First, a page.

Controversies in Australian History
University of Melbourne
Area of Study
Australian Culture, History, Peace and Conflict
Taught In English
Course Level Recommendations
ISA offers course level recommendations in an effort to facilitate the determination of course levels by credential evaluators.We advice each institution to have their own credentials evaluator make the final decision regrading course levels.
Recommended U.S. Semester Credits3 - 4
Recommended U.S. Quarter Units4 - 6
Hours & Credits
OverviewThis subject examines controversial episodes in the Australian past that commanded public attention, gave rise to heated argument and exposed national divisions. Controversies such as the Myall Creek Massacre, the Eureka rising, the campaign for female suffrage, the conscription referenda in World War One, the Wave Hill walk-off, the Dismissal of 1975 and Pauline Hanson's maiden parliamentary speech threw up competing interests and generated alternative notions of entitlement. The outcomes had lasting consequences. By studying a number of controversies over 200 years of white occupation of Australia, the subject also reveals changing preoccupations of race, class, gender, nationality, as well as changing forms of popular participation and public accountability. By considering how the controversies arose and how they were handled the subject provides insight into public life, the creation of consensus and the legitimacy of national institutions. The controversies gave rise to shared memories and competing traditions. They have shaped Australian history and continue to generate alternative interpretations. The subject thus introduces students to some of the key moments in the country's history.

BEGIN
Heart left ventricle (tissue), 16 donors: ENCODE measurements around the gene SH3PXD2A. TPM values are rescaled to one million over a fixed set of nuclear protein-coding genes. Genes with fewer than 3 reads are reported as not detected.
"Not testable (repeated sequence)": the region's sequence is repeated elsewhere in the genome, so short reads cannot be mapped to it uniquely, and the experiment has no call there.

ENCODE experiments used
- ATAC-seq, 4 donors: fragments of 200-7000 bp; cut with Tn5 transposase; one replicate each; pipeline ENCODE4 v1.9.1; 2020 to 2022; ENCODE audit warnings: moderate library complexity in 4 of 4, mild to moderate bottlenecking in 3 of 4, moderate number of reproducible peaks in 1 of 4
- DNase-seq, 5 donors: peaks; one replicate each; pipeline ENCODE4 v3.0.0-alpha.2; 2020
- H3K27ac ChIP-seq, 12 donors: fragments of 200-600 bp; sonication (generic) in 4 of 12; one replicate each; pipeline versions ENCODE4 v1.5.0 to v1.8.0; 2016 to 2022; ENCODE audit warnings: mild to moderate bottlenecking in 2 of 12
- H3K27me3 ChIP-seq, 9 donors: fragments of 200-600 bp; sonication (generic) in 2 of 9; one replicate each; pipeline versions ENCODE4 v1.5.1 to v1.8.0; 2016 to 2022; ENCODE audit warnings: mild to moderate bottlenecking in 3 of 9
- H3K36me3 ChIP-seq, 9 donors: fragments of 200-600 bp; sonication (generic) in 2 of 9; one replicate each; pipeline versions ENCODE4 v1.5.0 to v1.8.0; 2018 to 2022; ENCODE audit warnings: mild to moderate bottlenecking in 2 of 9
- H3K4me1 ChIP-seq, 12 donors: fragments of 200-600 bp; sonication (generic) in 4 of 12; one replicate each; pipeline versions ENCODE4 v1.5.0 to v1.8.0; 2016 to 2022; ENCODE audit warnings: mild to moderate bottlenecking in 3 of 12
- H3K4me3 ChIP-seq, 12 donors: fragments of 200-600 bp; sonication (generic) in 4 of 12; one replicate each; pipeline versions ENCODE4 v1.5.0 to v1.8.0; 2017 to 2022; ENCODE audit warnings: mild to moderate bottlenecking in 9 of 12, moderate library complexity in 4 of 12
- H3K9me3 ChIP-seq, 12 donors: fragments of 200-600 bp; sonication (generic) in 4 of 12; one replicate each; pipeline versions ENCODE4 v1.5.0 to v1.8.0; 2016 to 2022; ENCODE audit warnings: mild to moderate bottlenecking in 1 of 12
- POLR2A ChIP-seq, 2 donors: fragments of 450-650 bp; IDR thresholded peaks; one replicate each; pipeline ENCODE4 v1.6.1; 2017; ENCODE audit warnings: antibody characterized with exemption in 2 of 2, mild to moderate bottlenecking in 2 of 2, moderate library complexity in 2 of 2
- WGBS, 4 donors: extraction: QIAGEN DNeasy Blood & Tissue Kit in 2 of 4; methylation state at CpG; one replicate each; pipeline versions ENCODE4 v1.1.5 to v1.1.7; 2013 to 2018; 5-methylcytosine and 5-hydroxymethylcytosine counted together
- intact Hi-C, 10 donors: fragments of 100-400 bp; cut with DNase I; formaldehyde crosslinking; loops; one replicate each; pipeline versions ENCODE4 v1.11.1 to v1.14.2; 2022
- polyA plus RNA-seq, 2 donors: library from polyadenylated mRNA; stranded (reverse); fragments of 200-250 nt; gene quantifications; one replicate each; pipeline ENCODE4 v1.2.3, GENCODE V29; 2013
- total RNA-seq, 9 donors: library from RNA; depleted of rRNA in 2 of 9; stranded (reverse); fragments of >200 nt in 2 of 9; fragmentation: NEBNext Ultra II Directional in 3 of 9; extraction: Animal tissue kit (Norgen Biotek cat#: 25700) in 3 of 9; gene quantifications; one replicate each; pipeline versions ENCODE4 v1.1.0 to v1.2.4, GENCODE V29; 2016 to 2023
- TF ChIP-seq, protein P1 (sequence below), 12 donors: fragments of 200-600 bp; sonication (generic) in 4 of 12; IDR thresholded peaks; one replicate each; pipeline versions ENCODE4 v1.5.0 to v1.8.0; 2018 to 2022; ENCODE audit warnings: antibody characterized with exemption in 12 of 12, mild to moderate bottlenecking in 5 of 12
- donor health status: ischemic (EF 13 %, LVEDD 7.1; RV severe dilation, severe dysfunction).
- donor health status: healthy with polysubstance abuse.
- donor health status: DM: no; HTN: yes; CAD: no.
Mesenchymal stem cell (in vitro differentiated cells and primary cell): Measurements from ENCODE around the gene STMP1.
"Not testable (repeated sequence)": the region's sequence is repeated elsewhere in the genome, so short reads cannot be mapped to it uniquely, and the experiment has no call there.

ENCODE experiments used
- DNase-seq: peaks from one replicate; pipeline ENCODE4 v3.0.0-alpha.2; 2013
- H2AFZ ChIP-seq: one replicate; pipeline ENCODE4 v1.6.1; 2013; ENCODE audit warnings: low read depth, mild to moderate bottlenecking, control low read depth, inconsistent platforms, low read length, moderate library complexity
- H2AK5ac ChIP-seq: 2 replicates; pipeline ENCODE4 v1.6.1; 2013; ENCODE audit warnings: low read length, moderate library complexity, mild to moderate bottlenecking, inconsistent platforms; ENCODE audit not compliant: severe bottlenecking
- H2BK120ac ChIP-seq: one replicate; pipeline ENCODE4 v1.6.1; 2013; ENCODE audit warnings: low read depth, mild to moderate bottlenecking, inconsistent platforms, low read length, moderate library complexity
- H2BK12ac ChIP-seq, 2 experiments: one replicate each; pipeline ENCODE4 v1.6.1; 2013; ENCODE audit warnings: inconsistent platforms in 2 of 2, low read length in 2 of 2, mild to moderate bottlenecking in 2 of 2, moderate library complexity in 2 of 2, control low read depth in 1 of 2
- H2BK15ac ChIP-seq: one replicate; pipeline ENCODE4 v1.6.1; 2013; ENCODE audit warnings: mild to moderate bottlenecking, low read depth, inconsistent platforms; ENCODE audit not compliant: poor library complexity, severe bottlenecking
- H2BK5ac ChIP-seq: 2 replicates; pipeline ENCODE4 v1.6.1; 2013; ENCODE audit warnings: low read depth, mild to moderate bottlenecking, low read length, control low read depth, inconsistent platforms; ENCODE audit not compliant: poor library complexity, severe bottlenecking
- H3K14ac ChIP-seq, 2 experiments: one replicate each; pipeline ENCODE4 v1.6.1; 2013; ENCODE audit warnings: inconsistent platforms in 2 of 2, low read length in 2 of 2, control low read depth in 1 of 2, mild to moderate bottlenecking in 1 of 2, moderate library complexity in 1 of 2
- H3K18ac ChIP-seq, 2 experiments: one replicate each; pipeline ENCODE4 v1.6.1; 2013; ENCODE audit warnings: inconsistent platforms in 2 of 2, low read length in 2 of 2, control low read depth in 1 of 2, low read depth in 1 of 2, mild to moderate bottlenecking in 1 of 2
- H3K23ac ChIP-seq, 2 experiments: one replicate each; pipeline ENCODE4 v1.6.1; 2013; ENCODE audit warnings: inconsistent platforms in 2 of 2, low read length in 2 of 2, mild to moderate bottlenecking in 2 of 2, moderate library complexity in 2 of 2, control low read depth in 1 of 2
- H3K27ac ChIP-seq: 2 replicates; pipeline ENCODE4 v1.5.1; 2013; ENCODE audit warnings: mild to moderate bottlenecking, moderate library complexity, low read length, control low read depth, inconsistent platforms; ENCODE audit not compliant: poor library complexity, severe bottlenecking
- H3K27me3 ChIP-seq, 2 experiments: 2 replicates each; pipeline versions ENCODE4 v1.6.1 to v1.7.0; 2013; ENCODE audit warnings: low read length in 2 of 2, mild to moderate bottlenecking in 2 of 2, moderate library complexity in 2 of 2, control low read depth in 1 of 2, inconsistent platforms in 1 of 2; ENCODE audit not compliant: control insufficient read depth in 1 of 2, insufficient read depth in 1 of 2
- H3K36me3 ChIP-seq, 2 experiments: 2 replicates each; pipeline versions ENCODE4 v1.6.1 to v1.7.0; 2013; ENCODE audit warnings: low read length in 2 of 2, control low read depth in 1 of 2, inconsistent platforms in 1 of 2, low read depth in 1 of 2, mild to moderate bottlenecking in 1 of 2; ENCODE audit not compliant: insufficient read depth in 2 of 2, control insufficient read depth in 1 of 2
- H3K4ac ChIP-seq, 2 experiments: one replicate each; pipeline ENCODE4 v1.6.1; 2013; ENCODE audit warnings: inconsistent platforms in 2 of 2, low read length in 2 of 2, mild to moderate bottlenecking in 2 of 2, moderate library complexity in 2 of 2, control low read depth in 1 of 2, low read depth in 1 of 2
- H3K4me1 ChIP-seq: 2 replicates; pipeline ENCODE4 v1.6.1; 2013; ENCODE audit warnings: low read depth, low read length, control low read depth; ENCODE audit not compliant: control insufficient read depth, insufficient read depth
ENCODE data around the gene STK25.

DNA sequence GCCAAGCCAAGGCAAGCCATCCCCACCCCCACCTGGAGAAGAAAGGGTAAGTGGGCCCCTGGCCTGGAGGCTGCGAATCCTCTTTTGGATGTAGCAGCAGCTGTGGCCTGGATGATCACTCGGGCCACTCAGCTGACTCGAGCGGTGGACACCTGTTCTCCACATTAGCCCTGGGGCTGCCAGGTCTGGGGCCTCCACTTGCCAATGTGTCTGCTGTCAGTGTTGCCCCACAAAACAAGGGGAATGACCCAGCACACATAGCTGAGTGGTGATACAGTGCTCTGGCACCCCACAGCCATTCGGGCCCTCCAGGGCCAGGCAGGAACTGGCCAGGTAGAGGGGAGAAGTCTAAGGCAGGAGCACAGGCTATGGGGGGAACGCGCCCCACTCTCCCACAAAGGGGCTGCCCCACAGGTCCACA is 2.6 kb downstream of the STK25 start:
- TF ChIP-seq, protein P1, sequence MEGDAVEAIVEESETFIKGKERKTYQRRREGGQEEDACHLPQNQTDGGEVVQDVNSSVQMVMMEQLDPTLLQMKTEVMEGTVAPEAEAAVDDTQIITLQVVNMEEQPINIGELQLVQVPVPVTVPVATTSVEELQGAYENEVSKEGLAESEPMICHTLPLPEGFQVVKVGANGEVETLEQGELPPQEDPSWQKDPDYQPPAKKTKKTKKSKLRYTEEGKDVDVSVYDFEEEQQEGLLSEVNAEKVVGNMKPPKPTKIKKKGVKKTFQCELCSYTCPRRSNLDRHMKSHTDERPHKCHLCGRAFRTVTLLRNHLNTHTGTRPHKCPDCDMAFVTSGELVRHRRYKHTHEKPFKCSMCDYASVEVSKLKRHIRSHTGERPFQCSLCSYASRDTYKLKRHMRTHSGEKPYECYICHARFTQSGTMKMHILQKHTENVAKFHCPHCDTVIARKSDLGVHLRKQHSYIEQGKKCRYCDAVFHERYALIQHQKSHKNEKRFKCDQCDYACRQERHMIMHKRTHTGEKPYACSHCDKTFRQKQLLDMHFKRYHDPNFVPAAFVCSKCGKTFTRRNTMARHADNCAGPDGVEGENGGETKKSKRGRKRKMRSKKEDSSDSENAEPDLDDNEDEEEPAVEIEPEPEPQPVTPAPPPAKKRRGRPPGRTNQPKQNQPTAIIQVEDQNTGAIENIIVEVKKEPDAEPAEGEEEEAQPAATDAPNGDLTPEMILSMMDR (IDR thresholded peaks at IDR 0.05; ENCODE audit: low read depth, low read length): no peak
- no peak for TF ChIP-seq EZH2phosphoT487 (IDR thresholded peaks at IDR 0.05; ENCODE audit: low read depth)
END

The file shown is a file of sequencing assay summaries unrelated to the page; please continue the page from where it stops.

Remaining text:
Courses and course hours of instruction are subject to change.
Credits earned vary according to the policies of the students' home institutions. According to ISA policy and possible visa requirements, students must maintain full-time enrollment status, as determined by their home institutions, for the duration of the program.